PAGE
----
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Welcome To Vilcabamba
"The Sacred Valley of Longevity"

This Is A Privately Circulated Blog, scribbled exclusively for Friends & Familiars, that peers into and pontificates about Expat life in the hinterlands of South America. If your eyesight is less than optimal (like mine), then just click the type size up a notch on your browser..

Here you will find a series of curmudgeonly commentaries that I've posted from atop my rickety old soapbox for the past few years. And yes, there are indeed political rantings, so place your seats in the upright position and fasten your seat belts .... it may be a bumpy ride.


Vilcabamba's Glacial Milk

I am often asked about why I selected Vilcabamba as a place to live. That's easy to answer. It was the water.

Let me explain.

There is a protected Ecuadorian regional preserve, Podocarpus National Park, which claims to have pre-Ice Age microorganisms and one of the world's few remaining pristine rainforests. This virtually inaccessible area surrounds the hidden-away Garden of Eden called Vilcabamba.

High up among the surrounding mountain peaks lies this area of primeval tundra, which is made up of great masses of vegetation .... layer upon layer of these grasses and vegetation of many types and colors. In this untouched and uninhabited area, there are also some fourteen lakes, each containing the melt of this uncontaminated glacier ice.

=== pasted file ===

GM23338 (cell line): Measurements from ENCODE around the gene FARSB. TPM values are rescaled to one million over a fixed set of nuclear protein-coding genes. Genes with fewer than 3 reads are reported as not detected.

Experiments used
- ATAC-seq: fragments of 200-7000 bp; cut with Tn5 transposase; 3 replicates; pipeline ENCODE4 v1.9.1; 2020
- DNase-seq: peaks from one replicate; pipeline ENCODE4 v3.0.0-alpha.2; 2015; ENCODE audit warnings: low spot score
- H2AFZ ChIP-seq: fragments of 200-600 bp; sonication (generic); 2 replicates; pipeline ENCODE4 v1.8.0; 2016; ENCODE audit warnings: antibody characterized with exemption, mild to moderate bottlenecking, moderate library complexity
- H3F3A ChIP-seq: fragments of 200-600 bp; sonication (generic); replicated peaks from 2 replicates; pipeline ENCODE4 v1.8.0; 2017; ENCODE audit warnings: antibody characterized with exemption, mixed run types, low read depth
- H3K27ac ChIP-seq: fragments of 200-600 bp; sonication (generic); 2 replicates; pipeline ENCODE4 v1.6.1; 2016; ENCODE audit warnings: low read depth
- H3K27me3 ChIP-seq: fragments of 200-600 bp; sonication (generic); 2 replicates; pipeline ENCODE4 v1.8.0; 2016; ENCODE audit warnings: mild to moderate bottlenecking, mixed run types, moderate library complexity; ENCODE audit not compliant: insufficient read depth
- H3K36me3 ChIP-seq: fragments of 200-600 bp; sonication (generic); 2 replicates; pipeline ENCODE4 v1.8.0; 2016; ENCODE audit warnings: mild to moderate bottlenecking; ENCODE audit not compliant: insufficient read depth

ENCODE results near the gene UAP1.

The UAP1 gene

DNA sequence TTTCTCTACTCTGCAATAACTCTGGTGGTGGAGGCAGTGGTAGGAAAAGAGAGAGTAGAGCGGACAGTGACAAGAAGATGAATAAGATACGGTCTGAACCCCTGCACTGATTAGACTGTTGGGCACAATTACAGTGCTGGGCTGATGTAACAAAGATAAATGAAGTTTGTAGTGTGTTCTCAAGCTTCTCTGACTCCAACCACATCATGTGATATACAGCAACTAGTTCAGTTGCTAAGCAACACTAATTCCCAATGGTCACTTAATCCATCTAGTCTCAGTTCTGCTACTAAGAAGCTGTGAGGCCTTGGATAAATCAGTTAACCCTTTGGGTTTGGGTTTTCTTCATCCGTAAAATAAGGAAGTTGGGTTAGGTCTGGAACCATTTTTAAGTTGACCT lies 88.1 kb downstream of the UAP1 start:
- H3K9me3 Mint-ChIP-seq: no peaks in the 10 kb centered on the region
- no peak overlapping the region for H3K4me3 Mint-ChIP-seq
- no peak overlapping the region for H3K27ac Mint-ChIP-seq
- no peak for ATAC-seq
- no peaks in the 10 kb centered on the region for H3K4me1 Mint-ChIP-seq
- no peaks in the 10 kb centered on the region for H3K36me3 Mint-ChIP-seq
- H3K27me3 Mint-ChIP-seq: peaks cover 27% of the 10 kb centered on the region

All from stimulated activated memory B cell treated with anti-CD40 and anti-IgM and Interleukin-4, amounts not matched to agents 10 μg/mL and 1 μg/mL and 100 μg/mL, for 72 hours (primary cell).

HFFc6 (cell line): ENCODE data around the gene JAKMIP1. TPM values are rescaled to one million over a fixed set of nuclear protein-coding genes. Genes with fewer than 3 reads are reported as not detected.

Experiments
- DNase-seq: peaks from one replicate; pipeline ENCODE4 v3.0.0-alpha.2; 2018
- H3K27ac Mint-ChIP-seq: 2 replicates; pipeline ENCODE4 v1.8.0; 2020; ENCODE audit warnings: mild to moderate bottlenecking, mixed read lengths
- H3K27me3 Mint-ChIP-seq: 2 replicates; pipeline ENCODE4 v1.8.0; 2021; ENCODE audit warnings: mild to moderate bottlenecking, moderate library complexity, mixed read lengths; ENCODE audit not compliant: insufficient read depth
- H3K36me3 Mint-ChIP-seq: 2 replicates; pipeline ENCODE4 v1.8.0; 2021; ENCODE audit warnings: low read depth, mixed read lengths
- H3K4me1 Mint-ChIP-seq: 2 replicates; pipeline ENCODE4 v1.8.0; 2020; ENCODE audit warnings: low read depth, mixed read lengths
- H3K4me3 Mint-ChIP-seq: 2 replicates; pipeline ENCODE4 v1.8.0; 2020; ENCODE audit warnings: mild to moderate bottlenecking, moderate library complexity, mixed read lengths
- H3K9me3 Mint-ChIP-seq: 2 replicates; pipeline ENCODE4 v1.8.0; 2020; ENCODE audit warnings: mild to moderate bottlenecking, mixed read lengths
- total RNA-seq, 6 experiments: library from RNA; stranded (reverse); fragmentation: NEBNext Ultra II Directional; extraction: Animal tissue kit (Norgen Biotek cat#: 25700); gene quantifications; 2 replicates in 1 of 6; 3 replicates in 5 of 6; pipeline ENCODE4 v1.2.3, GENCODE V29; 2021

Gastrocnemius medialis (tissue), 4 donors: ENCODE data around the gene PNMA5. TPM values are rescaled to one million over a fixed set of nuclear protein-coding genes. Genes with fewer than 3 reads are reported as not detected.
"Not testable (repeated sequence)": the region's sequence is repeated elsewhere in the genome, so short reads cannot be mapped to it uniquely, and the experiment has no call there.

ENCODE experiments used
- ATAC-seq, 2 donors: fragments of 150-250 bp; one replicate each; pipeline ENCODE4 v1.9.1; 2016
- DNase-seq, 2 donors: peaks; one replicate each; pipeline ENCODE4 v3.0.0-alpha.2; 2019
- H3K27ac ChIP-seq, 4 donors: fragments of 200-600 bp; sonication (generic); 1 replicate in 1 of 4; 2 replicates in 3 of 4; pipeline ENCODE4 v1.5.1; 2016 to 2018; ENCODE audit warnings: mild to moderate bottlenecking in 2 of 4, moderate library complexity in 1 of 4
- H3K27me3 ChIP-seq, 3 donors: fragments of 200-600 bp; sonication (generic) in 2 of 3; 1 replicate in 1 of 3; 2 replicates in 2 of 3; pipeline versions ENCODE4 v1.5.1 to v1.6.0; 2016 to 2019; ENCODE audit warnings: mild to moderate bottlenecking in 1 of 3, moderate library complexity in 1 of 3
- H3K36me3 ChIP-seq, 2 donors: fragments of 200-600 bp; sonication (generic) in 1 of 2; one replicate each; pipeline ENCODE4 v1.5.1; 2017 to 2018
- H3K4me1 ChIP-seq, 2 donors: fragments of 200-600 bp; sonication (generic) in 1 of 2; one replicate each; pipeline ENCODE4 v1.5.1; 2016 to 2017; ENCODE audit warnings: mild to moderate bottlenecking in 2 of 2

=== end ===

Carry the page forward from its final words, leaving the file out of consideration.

This icy melt is often referred to as "Glacial Milk", a solution of ionically dissolved elements in a suspension of finely ground rock dust from the living parent rock of the mountains through glacial friction. The suspended minerals in this "Glacial Milk" are referred to as metallic colloidal minerals.

Come the rainy season, these lakes of glacial water overflow and flood the tundra, which then acts as a filter for any undesirable heavy metals or minerals. But this humic layer does far more than merely act as a filtering devise. These plants and ancient vegetation had never been exposed to any chemicals, fertilizers or pesticides. The plants are gradually transformed into humus, a rich organic mass that is food for new plant life.

After seeping through these countless layers of humic tundra, this purest of waters flows down into thousands of pools, then into hundreds of cascading waterfalls. And remember this part, because the countless waterfalls contribute to the wonderfully high negative ion count in the valley, which contributes to its healthiness. Finally, the long journey of the pristine water ends up in the water jugs and homes of the people of Vilcabamba.

And that, dear readers, is what brought me to Vilcabamba .... the Agua Sacrada (sacred water) of this Andean village in the mountains of Ecuador.